On February 2, 2016 Members of the European Parliament (MEPs) shared their views on the EU court ruling in the case of Sweden vs. the European Commission (EC) regarding the scientific criteria for endocrine disrupting chemicals (EDCs) (FPF reported). The court found the EC to have failed to fulfil its legal obligations to deliver scientific criteria for EDCs by December 2013. During the plenary debate at the European Parliament (EP) in Strasbourg, France, Commissioner Vytenis Andriukaitis of the EC’s Directorate-General for Health and Food Safety (DG SANTE) accepted the court ruling. However, he firmly rejected accusations of siding with industry and deliberately delaying publication of the criteria. Saying that he was “very open and very transparent”, he promised that “we are ready to do our job and present scientific criteria by this summer,” or even before. Commissioner Andriukaitis was strongly criticized by several MEPs from all major political parties for the EC’s delay in delivering the legally mandated scientific criteria on EDCs, especially since viable, science based criteria have been available since mid-2013, according to the speakers. In particular, several MEPs questioned the alleged scientific dispute on EDCs which had been given as one reason by the Commissioner for the delay. Further, MEPs stressed the huge importance of EDCs on public health and related costs, and strongly urged the EC to act rapidly and set criteria for identifying EDCs in the regulatory context.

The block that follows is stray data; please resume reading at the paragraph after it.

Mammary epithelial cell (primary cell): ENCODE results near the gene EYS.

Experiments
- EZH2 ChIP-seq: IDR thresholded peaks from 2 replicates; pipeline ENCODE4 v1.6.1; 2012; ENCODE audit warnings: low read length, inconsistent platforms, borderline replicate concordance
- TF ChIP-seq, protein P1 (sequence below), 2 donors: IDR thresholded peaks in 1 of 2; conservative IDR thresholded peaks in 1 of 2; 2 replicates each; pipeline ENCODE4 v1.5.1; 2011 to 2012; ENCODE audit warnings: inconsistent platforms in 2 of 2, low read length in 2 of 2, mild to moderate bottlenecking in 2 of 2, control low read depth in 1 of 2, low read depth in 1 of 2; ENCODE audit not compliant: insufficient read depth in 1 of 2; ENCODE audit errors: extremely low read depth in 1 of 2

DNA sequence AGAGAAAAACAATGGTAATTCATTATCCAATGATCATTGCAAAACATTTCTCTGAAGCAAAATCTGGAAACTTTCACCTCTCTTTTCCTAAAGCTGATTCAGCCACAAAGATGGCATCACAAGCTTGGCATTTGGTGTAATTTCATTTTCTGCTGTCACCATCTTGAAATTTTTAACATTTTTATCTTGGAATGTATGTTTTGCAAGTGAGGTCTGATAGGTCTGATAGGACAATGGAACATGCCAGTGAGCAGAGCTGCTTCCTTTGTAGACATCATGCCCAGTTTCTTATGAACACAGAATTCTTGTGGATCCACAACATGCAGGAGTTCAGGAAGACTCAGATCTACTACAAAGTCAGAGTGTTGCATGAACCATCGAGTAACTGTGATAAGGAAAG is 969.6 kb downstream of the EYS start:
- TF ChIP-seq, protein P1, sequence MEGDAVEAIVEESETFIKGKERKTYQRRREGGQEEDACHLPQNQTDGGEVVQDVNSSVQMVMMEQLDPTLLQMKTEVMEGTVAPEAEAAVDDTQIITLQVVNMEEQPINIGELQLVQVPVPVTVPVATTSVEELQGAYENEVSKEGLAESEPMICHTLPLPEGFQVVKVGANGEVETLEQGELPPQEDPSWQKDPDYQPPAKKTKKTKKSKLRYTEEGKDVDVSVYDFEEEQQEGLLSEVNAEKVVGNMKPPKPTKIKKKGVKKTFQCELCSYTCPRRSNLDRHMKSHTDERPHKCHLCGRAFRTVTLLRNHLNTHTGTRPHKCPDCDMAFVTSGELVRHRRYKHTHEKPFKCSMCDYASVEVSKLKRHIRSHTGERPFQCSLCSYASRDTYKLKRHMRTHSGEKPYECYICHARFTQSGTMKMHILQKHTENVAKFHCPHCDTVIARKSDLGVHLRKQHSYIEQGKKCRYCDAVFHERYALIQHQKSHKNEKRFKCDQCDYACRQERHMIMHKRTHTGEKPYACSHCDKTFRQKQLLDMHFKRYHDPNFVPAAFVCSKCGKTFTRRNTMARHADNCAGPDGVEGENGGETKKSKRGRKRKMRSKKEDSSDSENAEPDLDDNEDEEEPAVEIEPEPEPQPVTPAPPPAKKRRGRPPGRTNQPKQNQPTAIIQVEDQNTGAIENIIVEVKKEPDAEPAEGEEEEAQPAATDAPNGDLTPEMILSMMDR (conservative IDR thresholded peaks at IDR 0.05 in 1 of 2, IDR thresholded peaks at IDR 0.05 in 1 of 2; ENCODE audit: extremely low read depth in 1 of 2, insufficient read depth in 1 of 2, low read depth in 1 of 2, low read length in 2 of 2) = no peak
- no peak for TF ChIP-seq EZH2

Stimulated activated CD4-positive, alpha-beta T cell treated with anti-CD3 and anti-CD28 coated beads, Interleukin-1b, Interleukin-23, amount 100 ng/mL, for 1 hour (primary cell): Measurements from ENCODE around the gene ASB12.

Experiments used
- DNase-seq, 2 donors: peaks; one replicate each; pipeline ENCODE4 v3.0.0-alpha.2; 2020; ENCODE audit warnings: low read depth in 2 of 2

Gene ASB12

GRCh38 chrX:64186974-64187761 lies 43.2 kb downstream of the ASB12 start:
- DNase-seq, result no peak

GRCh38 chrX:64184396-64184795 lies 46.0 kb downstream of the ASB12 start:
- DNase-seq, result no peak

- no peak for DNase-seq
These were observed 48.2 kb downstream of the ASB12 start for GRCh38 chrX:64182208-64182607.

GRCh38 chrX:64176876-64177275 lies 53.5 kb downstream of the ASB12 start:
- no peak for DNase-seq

On the occasion of the EP debate on EDCs, The Greens in the European Parliament published a news release urging the EC “to immediately remedy its failure to act by adopting the necessary measures for the determination of scientific criteria of endocrine-disrupting properties according to the draft recommendation it has held since 2013.” Also, the European Consumer Organisation (BEUC) published a letter to Commissioner Andriukaitis urging him “to take immediate action to ensure better protection of consumers against hormone-disrupting chemicals.”
EP (2016). Agenda 2 February 2016.
The Greens in the European Parliament (January 29, 2016). “Public health / endocrine disrupters – When the guardian of the treaties acts as guardian of special favours to big business.”
BEUC (February 2, 2016). “RE: The European Commission’s approach to chemicals which can disturb the hormonal system.” (pdf)
ChemSec (February 2, 2016). “Parliament calls on Commission to comply with EU court ruling on EDC criteria.”
EC (February 3, 2016). “On 2 February 2016, Vytenis Andriukaitis, European Commissioner for Health and Food Safety, answered an oral question in the EP on the criteria to identify endocrine disruptors.”
ChemSec (February 3, 2016). “The Commission: EDC criteria in place before summer.”
HEAL (February 3, 2016). “HEAL press reaction: Commission plans to present EDC criteria before the Summer 2016.“